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Formula E

Why Formula E must take Vergne quit threat seriously

Jean-Eric Vergne has threatened to quit Formula E if the peloton-style of races continue.

To news overview © Simon Galloway / Formula E

Jean-Eric Vergne threatening to quit Formula E during last weekend's Berlin E-Prix is a damning moment for the all-electric series, which is the home of an increasingly disgruntled paddock.

The reason for it all is the peloton-style of races which have become a common trend in the current Gen3 era, much to the displeasure of the vast majority of drivers. 

Last weekend's Berlin double-header was the latest installment of the peloton, with the opening race in particular having been an incident-packed one. 

Whilst it cannot be doubted that the peloton races are eventful and full of action, something fans are enjoying, others are finding it difficult to follow. 

For the drivers, some have gone as far as stating that qualifying has become irrelevant, as proven by Oliver Rowland starting both races towards the back of the grid, only to breeze through the pack to claim two podiums.

There was an element of strategy to Rowland's podiums, but the big worry is how aggressive drivers become during the peloton races. 

This is not because Formula E has aggressive drivers but more to do with the fact that when individuals are not fiery, they are swallowed by the pack and often become a victim of someone else's bold move.

At first, the peloton races were seen as something different, but now they are seen as dangerous and a style of racing the drivers do not want to partake in. 

			© Formula E
	© Formula E

Gen3.5 concerns

The opening race in Berlin was won by Nick Cassidy, with Vergne and Rowland in second and third. Cassidy spent most of the race in 21st, before cruising to the front due to an energy advantage. 

Despite a huge recovery to win, all three podium finishers looked deflated and were quick to share their unhappiness with the type of racing Formula E is becoming known for.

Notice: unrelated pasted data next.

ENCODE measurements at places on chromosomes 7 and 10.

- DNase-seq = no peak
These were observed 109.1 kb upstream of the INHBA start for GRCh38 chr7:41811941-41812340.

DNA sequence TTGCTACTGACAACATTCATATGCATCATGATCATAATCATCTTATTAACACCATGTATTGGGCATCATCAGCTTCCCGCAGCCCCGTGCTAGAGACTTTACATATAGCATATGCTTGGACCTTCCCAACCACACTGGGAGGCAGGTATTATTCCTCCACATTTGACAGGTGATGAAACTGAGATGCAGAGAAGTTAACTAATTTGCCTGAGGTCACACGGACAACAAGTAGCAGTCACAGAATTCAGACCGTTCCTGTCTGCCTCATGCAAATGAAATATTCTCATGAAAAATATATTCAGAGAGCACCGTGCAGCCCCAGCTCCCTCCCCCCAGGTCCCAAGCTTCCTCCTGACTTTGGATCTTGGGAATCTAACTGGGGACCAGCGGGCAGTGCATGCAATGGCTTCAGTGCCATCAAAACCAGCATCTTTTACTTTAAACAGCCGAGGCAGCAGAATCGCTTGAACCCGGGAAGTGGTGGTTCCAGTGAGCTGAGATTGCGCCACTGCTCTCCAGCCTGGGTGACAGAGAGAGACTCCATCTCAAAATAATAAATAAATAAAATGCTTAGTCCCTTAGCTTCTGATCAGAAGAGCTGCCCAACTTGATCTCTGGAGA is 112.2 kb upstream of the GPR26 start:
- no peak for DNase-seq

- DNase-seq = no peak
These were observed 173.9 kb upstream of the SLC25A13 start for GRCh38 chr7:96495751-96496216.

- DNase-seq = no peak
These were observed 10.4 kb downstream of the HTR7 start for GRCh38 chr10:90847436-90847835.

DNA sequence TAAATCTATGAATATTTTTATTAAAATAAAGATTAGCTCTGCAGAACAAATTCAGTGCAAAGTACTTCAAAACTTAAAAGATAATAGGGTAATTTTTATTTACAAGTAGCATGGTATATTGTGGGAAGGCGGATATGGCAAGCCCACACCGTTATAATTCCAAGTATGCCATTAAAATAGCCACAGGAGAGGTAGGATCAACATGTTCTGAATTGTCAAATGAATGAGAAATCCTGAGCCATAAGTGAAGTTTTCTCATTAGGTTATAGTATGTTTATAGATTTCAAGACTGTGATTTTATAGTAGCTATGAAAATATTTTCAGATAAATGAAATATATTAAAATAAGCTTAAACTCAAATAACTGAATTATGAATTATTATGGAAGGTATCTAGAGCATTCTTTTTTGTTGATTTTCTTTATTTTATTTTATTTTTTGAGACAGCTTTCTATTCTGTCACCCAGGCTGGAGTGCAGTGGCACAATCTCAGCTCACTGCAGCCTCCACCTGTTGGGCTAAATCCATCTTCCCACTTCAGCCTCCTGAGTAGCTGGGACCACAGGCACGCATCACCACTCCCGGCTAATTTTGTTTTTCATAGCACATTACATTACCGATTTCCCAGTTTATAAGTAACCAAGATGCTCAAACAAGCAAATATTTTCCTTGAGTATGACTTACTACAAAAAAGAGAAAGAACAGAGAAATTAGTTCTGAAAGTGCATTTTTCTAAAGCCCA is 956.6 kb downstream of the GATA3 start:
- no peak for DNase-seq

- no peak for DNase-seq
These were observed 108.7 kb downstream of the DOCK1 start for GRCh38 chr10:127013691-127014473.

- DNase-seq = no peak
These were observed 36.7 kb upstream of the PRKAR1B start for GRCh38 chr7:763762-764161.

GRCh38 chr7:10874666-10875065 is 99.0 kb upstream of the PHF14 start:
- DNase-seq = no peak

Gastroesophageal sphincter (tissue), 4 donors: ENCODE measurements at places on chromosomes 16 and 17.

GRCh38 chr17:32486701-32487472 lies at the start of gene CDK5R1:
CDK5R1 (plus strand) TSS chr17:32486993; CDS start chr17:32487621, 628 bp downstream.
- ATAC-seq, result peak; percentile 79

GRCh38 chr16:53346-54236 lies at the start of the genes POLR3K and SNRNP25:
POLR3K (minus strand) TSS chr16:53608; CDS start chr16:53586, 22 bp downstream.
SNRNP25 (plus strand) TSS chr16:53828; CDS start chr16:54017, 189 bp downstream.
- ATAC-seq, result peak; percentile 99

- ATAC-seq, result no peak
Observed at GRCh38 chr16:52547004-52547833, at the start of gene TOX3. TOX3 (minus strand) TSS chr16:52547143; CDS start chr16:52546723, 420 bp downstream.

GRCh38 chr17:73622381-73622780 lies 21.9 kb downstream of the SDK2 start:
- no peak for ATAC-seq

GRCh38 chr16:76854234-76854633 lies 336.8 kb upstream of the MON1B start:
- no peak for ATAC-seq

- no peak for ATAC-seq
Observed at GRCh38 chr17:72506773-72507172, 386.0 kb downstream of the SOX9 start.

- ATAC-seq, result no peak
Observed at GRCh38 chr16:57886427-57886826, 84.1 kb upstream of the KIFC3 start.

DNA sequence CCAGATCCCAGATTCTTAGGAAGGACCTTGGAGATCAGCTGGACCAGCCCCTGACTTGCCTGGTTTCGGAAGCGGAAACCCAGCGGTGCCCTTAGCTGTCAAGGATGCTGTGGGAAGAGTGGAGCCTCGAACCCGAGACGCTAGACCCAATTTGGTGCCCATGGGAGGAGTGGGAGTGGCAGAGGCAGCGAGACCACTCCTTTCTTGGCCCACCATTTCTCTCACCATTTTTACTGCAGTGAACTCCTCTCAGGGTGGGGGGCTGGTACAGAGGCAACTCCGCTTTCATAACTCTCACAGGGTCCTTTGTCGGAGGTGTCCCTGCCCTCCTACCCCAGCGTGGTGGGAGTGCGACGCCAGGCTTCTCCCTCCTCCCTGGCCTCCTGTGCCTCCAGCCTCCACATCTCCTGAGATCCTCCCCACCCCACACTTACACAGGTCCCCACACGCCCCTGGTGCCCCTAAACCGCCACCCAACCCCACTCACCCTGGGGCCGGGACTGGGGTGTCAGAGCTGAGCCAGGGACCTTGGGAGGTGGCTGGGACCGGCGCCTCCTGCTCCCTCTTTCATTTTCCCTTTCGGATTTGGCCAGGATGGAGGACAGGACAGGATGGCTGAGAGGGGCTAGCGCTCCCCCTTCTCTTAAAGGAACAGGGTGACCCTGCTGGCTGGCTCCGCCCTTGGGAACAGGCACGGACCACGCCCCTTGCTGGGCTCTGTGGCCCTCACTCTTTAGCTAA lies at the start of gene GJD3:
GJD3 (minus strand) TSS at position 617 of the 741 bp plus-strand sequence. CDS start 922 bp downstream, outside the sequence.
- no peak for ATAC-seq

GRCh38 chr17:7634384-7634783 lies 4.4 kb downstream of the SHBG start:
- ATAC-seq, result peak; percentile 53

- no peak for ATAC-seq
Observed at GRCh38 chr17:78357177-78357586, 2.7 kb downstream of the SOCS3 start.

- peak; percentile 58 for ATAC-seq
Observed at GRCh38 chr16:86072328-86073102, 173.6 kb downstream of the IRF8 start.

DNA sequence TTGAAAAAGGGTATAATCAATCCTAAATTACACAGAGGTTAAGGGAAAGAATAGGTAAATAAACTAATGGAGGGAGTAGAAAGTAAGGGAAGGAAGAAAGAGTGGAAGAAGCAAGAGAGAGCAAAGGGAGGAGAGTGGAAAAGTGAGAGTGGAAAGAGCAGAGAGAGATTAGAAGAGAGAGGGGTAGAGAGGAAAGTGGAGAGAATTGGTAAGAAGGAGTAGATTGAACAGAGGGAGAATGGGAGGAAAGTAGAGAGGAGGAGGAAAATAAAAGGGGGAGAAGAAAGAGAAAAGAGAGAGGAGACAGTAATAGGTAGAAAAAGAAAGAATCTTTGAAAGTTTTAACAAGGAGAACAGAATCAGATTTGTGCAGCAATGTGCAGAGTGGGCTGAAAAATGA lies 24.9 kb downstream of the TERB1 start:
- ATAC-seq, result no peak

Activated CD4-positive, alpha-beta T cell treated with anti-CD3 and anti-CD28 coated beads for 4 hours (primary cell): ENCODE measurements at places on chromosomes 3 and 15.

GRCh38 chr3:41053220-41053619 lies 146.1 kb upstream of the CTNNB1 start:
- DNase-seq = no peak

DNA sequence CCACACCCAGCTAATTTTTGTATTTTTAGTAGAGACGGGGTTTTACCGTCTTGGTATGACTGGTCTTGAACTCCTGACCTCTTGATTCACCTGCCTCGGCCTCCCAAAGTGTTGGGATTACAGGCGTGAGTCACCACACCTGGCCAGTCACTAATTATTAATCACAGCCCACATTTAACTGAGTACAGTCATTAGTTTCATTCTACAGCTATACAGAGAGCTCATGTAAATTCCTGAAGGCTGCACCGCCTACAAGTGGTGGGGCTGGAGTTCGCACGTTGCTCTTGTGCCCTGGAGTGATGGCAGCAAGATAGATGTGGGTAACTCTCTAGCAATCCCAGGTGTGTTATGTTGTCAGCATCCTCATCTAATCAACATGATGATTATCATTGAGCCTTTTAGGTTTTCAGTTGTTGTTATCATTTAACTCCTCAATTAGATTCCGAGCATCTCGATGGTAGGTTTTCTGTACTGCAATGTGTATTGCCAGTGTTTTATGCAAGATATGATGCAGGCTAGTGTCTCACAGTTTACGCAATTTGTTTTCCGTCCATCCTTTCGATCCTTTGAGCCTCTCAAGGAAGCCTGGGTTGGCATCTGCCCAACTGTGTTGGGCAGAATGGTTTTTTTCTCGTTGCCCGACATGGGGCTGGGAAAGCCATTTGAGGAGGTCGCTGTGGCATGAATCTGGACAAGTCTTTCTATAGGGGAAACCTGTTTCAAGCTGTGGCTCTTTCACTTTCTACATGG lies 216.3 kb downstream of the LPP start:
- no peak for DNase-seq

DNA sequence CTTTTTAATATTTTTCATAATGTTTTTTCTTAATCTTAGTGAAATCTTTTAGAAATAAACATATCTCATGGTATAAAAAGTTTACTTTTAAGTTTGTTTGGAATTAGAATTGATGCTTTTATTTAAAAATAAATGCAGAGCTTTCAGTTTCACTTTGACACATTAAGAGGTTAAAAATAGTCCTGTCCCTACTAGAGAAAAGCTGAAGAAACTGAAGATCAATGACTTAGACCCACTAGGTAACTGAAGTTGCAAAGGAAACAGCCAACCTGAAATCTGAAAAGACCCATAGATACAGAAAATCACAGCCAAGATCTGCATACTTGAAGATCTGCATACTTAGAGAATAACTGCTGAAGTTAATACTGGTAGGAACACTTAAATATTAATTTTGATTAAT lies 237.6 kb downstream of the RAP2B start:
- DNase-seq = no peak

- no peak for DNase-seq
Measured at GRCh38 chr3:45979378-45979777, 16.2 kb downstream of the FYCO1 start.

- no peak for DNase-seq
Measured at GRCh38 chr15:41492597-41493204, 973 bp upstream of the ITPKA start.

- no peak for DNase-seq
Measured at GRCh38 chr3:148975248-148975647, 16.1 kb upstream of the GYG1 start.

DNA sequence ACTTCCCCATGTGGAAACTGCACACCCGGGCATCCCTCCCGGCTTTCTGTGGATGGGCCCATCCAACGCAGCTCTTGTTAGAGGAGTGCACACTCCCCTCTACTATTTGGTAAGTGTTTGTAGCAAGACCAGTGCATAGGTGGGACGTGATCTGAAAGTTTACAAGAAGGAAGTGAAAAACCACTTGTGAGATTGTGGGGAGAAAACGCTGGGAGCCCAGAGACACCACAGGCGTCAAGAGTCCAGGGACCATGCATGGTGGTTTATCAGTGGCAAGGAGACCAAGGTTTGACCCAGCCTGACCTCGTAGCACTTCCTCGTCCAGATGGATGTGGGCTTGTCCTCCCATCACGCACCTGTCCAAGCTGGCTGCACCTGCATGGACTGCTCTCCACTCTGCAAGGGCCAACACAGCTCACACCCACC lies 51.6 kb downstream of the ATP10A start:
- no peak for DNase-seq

Vergne, the sport's only two-time champion, went a step further in the media pen and told RacingNews365 that if the peloton races continue over the next couple of seasons, then he will leave.

"Oh it might happen, it might happen," warned Vergne, when asked if drivers will quit Formula E over the peloton.

"The good thing is that there is a Gen4, but if Gen4 is the same, I will stop for sure."

When speaking to Vergne, the DS Penske driver explained that the issue is the aero package of the current era of car, which, in his words, makes each car "a parachute". 

To his frustration, the Gen3.5 car for the next two seasons consists of "exactly the same" levels of downforce, meaning the peloton races will continue for at least another two campaigns. 

Work needs doing

Vergne is not the only driver to voice their frustration last weekend at the current style of racing in Formula E, as Mitch Evans also complained to RacingNews365 about the peloton races in Berlin.

"Everyone's trying to get to the front at the same time," said Evans. "It's like the first race but it's a little different. But you know, as long as these peloton races will come and happen, there's going to be a mess."

The number of drivers becoming disgruntled with the peloton races is increasing race-by-race, although most are opting not to discuss their frustrations to the media. 

Vergne's threat to quit is significant, as it would cause horrific damage to Formula E should one of its most successful drivers in the series leave over the style of racing. This is why Vergne's annoyance must be taken seriously by the series.

Of course, there are some drivers who do not mind the peloton races, including, reigning world champion Jake Dennis. 

Unfortunately, the drivers against it outweigh the number of drivers in favour, with the two big concerns being the dangers the peloton presents and the likelihood of a hand injury in a collision.

Formula E is doing an incredible amount of good but the concerns of the drivers in regard to the peloton need to be addressed ahead of Season 11, to avoid a frustration overload. 

There are ways around limiting the number of peloton races, such as reducing the number of laps to lower the energy target or increase the usable energy. 

Other options could be discussed with the drivers but with his experience, Vergne's threat needs to be viewed by Formula E as a strong indicator that something needs to be done. 

Also interesting:

In the latest episode of the RacingNews365.com podcast, Ian Parkes, Samuel Coop and Nick Golding look ahead at this weekend's Emilia Romagna Grand Prix. The trio discuss last season's cancelled race at Imola, whether McLaren's Miami pace is genuine and if Mercedes teenage sensation Andrea Kimi Antonelli will make his debut before he turns 18.

Want to watch the podcast instead of just listening? Check it out here.

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